The EU strategy for security and development in the Sahel was presented in 2011 by the High Representative and the Commission, upon the Council's request.
It focuses on four strands of action:
- good governance and internal conflict resolution
- political and diplomatic security and rule of law
- countering violent extremism
Adopted in 2015, the Sahel regional action plan 2015-2020 provides a solid basis for pursuing the objectives of the strategy. It focuses on four areas which are highly relevant to the stabilisation of the region, namely:
- preventing and countering radicalisation
- creating appropriate conditions for youth
- migration, mobility and border management
- fighting illicit trafficking and transnational organised crime
The EU-Africa partnership is developed through formal dialogues at various levels:
- EU-Africa summits, at the level of heads of state or government, are held in principle every three years
- ministerial-level (or 'troika') meetings, held regularly, gather representatives from African and EU countries, the African Union Commission, and EU institutions, including the Council of the EU
- commission-to-commission meetings
The fifth EU-Africa summit will take place on 29-30 November 2017 in Abidjan, Ivory Coast. Investing in youth will be the theme of the summit, as this has become a key priority for Europe as well as for Africa.
In 2014, the fourth EU-Africa summit brought together more than 60 EU and African leaders to discuss the future of EU-Africa relations and reinforce links between the two continents.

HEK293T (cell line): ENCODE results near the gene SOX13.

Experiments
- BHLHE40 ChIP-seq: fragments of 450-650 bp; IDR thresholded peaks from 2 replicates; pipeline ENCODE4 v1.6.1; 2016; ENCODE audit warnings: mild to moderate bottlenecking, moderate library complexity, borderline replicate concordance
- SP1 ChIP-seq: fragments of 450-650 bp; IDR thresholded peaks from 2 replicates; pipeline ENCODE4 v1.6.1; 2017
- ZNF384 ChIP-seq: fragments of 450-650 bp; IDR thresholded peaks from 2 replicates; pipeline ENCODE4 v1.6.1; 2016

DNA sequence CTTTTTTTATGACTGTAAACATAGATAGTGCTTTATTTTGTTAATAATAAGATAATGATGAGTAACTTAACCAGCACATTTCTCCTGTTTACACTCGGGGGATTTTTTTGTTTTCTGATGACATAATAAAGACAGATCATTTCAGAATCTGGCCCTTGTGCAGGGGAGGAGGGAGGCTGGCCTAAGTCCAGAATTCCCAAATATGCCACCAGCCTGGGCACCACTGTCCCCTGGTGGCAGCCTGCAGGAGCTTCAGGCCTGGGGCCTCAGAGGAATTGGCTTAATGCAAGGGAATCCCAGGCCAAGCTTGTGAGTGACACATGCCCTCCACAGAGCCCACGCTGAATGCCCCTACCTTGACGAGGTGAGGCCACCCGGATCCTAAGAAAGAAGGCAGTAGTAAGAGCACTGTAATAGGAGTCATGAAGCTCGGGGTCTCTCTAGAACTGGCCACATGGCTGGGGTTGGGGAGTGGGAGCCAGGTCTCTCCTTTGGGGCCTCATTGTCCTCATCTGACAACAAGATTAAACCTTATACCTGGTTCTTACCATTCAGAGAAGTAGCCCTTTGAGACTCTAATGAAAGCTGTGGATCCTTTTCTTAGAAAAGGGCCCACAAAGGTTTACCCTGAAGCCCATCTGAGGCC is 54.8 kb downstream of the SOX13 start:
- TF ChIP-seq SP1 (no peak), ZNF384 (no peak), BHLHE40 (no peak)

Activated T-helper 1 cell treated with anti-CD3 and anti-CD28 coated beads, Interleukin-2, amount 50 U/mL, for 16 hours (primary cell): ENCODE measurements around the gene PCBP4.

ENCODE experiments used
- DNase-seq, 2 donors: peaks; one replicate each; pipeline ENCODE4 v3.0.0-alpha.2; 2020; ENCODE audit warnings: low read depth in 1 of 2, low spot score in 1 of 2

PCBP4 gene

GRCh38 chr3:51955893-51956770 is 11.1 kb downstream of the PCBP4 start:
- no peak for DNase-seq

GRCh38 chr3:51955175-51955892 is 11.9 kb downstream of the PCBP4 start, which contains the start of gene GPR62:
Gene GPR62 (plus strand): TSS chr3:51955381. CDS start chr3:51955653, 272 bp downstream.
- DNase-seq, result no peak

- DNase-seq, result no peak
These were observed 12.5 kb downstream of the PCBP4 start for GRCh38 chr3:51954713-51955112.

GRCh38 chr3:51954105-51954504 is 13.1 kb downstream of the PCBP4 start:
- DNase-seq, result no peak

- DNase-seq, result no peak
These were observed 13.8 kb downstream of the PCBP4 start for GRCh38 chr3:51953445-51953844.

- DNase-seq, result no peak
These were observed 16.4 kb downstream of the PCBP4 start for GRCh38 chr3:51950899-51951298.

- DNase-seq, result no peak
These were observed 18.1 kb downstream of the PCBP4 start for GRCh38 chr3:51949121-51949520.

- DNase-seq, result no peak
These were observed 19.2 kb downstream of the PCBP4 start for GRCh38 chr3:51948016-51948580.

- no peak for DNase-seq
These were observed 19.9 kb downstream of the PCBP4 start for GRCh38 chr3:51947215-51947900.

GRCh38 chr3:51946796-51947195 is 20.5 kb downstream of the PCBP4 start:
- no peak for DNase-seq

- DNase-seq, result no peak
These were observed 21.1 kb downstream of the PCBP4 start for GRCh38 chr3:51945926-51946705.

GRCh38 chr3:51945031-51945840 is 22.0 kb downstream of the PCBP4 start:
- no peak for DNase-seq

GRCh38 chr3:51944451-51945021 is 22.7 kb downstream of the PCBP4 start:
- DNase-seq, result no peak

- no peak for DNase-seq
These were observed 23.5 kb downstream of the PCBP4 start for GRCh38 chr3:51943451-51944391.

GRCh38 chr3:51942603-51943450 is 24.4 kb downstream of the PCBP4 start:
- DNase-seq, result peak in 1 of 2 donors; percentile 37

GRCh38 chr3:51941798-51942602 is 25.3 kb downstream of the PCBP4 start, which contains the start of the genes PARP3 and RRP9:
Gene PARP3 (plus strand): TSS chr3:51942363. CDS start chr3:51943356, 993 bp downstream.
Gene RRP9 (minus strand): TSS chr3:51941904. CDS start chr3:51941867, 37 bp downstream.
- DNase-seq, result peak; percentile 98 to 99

Council preparatory bodies
In the Council, the following bodies are responsible for Africa-EU relations:
What are the areas of cooperation?
The EU has negotiated a series of economic partnership agreements (EPAs) with 48 countries from Sub-Saharan Africa, as part of the Cotonou agreement. These agreements aim to create a shared trade and development partnership backed up by development support.
To find out more, visit the page on the Cotonou agreement:
The EU finances development programmes and initiatives benefiting multiple countries across Africa.
Most of the funding comes from the European development fund (EDF), which has a budget of €30.5 billion for the period 2014-2020.
The EU has launched several military and civilian missions and operations in Africa, as part of the Common Security and Defence Policy (CSDP).
EU missions are currently deployed in:
- the Central African Republic
Response to migratory pressures
The Council and European Council are working to establish a comprehensive European migration policy
In November 2015, the EU and the African leaders most concerned agreed on the Valetta action plan. This comprises 16 concrete actions to address the mass influx of migrants coming to Europe.
In June 2016, the European Council agreed to deepen cooperation with key countries of origin and transit. Compacts tailored to the needs of each country are being put in place.
In February 2017, EU leaders adopted the Malta declaration setting out their intention to increase cooperation with Libya, which is the main country of departure towards Europe.
The EU supports counter-terrorism initiatives and activities on the African continent.
In June 2017, the EU committed to provide €50 million to support the newly established G5 Sahel Joint Force in order to improve security in the region.